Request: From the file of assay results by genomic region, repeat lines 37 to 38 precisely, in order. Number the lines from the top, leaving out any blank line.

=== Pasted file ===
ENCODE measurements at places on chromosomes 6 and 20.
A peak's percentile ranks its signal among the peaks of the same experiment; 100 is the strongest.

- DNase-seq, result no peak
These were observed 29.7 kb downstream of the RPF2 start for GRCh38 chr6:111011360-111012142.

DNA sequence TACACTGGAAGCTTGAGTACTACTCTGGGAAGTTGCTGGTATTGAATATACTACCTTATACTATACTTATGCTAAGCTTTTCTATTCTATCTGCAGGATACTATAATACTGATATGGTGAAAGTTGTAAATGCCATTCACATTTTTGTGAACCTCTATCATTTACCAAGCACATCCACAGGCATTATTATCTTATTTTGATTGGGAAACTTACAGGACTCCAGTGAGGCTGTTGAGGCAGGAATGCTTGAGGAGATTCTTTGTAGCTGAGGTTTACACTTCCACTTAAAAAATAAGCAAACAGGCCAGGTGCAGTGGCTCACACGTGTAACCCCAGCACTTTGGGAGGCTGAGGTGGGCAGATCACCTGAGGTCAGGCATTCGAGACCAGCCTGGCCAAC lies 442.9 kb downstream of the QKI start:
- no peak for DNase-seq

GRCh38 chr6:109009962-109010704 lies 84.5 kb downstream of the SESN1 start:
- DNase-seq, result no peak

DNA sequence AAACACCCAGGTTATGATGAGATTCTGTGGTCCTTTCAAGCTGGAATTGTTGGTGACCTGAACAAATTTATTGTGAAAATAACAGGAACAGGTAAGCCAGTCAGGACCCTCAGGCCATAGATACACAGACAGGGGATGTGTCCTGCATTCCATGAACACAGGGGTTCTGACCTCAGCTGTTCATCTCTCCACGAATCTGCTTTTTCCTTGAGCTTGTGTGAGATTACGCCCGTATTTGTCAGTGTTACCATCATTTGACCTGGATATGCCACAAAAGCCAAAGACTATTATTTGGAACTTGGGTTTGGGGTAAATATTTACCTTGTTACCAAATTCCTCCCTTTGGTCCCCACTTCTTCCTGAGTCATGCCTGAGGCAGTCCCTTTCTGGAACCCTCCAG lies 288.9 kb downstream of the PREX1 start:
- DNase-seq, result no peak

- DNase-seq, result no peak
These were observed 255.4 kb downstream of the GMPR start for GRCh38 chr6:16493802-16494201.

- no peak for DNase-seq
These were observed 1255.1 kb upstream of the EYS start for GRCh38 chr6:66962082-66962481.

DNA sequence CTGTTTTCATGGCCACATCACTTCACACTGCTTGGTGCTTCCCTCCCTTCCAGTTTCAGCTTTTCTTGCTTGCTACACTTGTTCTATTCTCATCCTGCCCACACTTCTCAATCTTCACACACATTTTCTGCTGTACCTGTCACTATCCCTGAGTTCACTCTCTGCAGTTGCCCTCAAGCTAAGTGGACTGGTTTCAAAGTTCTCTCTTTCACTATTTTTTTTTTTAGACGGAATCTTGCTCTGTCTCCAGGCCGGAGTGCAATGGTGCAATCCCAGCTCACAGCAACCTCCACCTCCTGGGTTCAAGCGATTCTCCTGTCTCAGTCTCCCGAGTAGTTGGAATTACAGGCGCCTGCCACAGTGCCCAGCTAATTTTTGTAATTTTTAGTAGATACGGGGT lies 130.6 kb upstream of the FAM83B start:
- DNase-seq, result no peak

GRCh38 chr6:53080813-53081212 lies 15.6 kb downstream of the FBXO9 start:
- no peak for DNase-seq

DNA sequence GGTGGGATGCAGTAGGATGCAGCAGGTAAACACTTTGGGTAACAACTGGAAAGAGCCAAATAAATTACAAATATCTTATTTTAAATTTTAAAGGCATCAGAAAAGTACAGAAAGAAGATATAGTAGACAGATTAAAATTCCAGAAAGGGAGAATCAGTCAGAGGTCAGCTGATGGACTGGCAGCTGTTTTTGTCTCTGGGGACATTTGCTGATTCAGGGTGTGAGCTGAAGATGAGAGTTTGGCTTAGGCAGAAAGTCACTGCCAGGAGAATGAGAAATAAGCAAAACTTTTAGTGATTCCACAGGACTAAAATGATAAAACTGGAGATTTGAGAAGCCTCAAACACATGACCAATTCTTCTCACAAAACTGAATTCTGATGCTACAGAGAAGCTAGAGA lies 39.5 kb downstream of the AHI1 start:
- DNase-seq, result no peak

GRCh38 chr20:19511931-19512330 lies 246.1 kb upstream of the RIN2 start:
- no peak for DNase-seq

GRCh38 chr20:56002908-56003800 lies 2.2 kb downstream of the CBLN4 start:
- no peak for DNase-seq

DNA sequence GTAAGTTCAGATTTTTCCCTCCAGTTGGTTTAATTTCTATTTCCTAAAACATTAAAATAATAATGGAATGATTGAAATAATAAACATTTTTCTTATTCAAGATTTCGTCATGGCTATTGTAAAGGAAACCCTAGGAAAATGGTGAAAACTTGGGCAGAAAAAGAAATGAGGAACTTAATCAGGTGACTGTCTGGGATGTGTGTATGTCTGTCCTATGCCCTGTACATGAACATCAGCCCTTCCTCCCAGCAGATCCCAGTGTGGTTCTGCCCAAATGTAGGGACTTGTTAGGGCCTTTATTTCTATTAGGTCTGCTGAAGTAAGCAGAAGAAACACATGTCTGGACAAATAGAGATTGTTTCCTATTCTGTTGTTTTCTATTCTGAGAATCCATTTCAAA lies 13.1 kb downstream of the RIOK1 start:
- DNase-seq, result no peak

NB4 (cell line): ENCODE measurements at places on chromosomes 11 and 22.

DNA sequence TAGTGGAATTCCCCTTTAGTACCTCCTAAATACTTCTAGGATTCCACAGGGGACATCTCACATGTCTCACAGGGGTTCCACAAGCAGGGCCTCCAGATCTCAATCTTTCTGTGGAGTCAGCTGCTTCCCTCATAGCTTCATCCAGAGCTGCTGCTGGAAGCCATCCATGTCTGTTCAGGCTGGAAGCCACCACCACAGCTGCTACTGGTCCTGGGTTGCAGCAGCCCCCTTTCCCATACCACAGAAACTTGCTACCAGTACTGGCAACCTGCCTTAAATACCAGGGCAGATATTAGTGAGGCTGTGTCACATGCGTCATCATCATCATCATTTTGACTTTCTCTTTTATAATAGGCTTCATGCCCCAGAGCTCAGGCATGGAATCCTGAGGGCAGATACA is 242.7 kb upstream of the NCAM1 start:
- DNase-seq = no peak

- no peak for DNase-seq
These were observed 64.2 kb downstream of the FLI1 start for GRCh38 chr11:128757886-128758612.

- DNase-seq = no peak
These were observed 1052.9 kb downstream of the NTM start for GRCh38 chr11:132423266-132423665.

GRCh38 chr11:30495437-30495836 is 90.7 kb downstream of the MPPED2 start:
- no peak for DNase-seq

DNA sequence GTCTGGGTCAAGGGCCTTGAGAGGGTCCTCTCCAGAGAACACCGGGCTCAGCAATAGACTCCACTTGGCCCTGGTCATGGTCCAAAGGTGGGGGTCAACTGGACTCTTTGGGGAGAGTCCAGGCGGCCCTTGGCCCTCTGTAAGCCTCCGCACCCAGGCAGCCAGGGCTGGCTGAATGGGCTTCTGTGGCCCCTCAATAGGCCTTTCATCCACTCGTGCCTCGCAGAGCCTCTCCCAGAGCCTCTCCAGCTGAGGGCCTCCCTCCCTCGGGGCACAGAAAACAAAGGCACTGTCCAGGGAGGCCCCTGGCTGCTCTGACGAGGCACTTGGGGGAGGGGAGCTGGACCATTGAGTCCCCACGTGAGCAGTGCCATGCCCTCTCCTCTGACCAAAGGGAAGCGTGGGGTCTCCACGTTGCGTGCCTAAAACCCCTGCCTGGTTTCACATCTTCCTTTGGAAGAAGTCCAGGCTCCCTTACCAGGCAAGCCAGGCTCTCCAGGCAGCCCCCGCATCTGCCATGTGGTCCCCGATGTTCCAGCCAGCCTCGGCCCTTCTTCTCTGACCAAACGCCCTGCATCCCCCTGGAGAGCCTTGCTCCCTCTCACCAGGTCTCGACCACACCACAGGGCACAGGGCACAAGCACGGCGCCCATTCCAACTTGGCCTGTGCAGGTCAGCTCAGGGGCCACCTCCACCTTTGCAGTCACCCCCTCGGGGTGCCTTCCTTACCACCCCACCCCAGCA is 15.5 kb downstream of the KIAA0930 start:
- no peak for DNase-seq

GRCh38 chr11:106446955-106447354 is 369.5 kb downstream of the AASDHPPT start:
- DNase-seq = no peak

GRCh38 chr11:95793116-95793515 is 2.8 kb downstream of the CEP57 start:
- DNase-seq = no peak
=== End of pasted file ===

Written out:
- no peak for DNase-seq

GRCh38 chr11:106446955-106447354 is 369.5 kb downstream of the AASDHPPT start: